One of the attributes that many (if not all) complex systems have is the ability to change (customise) them in controlled ways. Indeed this, by definition, is why some systems are complex (that is exhibit emergent behaviour) because sometimes the users of those systems select options or make choices that enable unexpected behaviour to occur. Giving users such choices clearly has a number of implications on the architecture of a system.
- Users have to make a choice, no choice is actually a choice itself as it means they are choosing the default.
- Making systems customisable assumes users have the will (and the time) to decide which options they want to change. Many times they don’t so the default becomes very important as it will dictate how the users actually use the system, possibly forever.
- The more options that are built into a system the more difficult it becomes to test each potential combination of those options. Indeed there comes a point at which it becomes impossible to test every combination (at least in a reasonable amount of time), hence the importance of beta software (let the users do the testing).
In his blog entry Triumph of the Default Kevin Kelly points out how “the influence of a default is so powerful that one single default can act as a very tiny nudge that can sway extremely large and complex networks”. The oft quoted example of how defaults can influence behaviour is that of organ donation. If you make the donation of organs upon death automatically an “opt out” choice (it happens unless you refuse beforehand) versus “opt in” (it does not happen unless you sign up). A opt out donor system greatly increases the number of organs donated.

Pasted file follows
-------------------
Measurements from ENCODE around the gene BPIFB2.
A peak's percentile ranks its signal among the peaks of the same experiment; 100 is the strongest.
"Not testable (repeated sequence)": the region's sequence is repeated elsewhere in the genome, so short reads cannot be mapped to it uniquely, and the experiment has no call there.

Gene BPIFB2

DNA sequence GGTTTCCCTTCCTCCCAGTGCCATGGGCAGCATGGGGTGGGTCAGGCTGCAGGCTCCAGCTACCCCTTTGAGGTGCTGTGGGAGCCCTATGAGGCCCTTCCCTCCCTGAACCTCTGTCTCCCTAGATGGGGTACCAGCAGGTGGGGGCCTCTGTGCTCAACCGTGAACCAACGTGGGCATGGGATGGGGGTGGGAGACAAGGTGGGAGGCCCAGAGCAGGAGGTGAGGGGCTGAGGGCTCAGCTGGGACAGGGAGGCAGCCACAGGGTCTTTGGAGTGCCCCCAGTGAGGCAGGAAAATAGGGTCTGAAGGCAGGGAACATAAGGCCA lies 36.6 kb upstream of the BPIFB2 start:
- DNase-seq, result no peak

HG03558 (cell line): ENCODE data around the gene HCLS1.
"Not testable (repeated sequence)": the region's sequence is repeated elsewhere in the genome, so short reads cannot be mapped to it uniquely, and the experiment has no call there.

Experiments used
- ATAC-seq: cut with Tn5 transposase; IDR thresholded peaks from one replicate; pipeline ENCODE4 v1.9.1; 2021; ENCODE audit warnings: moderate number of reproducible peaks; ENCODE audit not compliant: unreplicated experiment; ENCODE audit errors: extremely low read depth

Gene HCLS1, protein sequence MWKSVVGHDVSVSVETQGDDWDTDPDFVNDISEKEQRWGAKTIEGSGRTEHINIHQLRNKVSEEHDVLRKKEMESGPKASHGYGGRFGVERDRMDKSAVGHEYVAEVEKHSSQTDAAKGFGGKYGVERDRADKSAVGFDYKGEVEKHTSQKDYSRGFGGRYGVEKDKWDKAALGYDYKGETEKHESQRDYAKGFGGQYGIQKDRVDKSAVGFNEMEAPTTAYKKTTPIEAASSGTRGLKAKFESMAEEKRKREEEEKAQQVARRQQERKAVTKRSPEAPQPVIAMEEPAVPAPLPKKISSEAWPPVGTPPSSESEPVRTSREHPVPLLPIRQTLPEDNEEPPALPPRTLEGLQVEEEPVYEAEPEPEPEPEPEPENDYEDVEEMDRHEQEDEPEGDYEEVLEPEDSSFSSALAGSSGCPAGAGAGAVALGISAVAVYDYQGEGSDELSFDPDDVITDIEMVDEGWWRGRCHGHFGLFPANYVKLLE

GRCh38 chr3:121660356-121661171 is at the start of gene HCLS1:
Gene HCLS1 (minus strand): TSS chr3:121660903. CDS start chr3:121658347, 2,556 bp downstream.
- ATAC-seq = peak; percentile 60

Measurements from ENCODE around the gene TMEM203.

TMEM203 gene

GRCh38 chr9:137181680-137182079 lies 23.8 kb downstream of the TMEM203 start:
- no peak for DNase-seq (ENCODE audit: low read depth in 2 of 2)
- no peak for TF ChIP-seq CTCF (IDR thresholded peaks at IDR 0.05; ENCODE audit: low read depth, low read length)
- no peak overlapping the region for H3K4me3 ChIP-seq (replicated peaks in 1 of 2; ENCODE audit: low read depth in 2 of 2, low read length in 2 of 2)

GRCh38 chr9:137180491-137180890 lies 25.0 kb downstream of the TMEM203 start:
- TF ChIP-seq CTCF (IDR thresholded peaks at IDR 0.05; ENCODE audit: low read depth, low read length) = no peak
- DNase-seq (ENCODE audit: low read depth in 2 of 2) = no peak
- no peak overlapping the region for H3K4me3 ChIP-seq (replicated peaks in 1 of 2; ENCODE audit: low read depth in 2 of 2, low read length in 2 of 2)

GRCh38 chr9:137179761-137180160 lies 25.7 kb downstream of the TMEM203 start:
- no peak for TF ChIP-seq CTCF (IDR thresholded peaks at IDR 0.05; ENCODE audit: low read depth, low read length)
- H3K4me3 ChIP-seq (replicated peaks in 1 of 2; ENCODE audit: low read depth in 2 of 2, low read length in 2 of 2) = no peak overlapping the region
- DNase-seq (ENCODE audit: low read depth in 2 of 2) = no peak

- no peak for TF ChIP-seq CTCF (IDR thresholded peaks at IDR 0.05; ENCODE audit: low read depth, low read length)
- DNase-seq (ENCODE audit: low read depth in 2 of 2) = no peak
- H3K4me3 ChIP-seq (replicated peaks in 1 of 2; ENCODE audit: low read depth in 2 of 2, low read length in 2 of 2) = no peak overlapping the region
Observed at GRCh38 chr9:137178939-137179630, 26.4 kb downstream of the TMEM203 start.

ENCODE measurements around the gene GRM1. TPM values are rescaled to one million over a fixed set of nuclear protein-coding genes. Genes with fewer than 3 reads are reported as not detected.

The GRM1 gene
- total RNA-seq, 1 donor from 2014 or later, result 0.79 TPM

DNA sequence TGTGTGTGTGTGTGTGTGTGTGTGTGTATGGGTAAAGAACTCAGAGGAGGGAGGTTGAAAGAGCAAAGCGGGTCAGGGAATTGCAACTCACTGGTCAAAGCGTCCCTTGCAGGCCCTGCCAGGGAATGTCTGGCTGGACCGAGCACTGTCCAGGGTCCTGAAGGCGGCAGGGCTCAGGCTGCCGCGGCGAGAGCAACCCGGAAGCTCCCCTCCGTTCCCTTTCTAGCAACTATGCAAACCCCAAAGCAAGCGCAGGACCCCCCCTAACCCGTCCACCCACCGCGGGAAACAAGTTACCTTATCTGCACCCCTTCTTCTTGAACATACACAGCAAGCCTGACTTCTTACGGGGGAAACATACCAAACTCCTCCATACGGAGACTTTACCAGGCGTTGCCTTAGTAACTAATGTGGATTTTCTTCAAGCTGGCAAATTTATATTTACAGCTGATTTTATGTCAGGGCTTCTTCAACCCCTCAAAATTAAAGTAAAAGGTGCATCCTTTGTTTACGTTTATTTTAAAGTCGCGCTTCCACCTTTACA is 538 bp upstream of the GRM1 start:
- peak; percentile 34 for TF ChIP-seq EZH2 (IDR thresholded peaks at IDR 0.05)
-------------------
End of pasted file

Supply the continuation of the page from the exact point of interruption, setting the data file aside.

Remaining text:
For complex systems then, the default architecture of the system becomes very important. The choices the architect makes on behalf of the users of that system will not only dictate how the users will actually use the system but may also influence their behaviour (in both positive and negative ways). Defining the defaults is as important an architectural decision as to what technologies should be used and sufficient time should always be planned in to allow such decisions to be made in a sensible way. The system architecture that results can profoundly affect how that system will be used.